February 14, 2010

Welcome to the Spiritual Exercises blog!  This blog is a collaborative effort between David Paternostro, S.J., John Brown, S.J., Deacon Kevin Dyer, S.J., and Fr. Chris Collins, S.J.  In it, we will offer daily reflections over the course of Lent based on the prayers proposed by St. Ignatius Loyola, S.J., in his Spiritual Exercises.  By Easter, one who has followed these reflections regularly will have a basic introduction to the whole of the Spiritual Exercises.

Each post will have roughly the same format.  It will begin with a grace to ask the Lord for as you begin your time of prayer and reflection. Then, it will provide a text for prayer, either from the Scriptures or the Spiritual Exercises.   After this will come the main part of the post, a reflection based on a prayer from the Exercises.  Then, questions or a prayer that will help you reflect with greater depth how the day’s reflection applies to your own relationship with God.  Having read the reflection and gone over the questions, you might then want to use the day’s text for further prayer, using your imagination to enter into the scene depicted.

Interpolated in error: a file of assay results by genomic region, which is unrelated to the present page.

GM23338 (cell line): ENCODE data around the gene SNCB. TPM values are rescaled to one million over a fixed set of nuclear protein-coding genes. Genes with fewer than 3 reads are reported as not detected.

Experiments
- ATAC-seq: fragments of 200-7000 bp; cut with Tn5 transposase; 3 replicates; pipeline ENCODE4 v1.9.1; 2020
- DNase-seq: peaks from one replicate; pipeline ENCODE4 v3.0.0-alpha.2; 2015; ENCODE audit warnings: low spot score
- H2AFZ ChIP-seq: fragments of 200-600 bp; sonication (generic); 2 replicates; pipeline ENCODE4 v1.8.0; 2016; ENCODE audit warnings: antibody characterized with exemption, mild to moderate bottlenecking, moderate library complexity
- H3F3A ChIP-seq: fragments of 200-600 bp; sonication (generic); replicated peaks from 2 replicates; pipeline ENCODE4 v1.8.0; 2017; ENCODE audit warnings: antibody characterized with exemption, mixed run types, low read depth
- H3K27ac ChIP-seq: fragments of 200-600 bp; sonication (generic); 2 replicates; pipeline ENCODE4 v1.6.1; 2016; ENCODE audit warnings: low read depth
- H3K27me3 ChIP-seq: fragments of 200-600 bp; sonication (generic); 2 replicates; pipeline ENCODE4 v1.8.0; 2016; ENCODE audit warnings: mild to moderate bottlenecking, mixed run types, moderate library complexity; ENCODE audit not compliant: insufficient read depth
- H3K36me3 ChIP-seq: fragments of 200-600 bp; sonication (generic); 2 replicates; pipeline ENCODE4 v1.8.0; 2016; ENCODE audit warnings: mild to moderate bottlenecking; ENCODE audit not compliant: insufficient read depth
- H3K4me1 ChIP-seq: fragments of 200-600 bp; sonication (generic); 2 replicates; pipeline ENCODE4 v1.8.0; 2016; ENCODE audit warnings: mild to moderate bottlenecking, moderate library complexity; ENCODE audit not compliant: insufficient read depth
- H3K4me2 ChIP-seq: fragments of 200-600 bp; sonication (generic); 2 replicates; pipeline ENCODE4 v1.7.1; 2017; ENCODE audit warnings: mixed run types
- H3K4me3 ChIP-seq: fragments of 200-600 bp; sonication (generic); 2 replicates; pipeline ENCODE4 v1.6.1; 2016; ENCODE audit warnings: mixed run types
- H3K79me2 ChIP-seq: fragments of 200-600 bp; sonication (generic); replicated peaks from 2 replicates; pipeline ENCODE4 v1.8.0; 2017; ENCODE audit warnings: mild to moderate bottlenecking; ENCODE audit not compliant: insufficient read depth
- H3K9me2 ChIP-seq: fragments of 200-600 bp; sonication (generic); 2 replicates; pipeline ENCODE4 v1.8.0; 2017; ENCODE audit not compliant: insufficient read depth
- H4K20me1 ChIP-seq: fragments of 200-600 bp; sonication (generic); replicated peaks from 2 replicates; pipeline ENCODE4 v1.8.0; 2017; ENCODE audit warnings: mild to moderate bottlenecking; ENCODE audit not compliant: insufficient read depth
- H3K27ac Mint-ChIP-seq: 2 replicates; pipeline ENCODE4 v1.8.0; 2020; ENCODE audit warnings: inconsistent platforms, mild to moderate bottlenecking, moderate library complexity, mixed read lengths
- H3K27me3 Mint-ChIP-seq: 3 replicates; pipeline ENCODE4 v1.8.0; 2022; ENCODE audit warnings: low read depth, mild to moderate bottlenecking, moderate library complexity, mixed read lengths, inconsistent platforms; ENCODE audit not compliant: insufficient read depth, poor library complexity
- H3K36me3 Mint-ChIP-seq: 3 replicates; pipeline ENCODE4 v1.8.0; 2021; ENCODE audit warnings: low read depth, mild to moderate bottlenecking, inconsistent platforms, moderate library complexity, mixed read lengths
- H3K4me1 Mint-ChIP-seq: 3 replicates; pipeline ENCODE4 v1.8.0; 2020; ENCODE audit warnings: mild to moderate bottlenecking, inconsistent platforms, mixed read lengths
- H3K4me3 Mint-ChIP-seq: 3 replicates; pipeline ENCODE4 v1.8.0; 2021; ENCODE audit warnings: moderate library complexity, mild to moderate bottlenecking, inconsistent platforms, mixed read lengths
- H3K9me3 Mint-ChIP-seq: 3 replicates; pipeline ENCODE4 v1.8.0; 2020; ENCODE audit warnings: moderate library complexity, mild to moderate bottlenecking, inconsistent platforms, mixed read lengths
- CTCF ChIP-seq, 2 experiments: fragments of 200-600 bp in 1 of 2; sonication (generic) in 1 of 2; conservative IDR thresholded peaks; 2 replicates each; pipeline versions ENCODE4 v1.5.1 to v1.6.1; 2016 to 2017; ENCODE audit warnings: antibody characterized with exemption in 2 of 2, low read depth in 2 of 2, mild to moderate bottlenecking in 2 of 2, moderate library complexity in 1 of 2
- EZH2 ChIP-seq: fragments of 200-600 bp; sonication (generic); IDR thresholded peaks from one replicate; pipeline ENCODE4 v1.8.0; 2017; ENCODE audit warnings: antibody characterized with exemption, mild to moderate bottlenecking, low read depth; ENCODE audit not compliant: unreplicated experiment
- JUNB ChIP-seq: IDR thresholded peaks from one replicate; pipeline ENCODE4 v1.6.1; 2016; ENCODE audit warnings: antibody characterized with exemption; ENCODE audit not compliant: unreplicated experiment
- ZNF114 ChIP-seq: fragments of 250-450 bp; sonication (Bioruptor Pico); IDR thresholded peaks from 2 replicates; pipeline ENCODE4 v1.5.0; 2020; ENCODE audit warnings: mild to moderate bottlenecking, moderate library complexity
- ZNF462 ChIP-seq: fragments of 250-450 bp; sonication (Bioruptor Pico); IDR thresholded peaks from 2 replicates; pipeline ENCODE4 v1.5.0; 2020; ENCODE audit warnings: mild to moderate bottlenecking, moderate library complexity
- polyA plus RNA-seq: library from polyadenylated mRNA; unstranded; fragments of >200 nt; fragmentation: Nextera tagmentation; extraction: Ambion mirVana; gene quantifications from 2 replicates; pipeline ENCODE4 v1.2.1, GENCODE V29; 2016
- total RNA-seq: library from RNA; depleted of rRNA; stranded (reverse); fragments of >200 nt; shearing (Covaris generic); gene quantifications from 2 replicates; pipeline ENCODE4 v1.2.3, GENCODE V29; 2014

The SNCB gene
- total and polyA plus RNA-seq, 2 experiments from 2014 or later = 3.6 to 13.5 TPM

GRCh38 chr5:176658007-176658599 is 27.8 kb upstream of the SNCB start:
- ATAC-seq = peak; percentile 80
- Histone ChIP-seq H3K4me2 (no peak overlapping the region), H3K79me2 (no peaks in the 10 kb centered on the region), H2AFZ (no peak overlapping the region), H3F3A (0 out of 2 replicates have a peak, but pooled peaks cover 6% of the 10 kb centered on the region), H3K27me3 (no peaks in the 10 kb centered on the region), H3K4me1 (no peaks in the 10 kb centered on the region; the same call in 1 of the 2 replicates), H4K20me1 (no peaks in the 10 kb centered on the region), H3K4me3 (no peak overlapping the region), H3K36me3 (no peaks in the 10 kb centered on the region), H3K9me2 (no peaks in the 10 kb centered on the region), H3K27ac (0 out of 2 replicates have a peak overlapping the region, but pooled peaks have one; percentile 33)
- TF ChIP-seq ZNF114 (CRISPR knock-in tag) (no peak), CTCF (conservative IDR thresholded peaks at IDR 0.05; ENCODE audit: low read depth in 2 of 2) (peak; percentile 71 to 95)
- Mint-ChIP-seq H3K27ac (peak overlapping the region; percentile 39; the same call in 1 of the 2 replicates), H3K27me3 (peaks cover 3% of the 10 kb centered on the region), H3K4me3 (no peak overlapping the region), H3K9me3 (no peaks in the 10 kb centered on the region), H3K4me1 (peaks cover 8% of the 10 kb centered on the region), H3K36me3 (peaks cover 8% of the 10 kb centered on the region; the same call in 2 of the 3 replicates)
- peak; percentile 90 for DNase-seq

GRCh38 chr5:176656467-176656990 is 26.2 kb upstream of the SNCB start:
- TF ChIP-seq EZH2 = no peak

As you read these daily reflections to grow in your relationship with the Lord, you should feel free to use as much or as little as you need, and spend as much or as little time as you can allow.  If you simply wish to take five minutes to read the reflection of the day, that will be five minutes well spent.  If you wish to spend 30 minutes and use the reflection, the questions, and the texts, that too, is fine.  Likewise with anything in between, or even more time in prayer if you so desire.  The ultimate goal of this blog is to help anyone who reads it to grow in their love for God our Lord, and to better discern His will in their daily lives. We would encourage you to let that goal of growing in the love of God be the one measure you use to determine how much or how little you make use of the materials provided here, and how much or how little time you spend in prayer.  Let all things be Ad Majorem Dei Gloriam– for the greater glory of God!

February 14th, 2010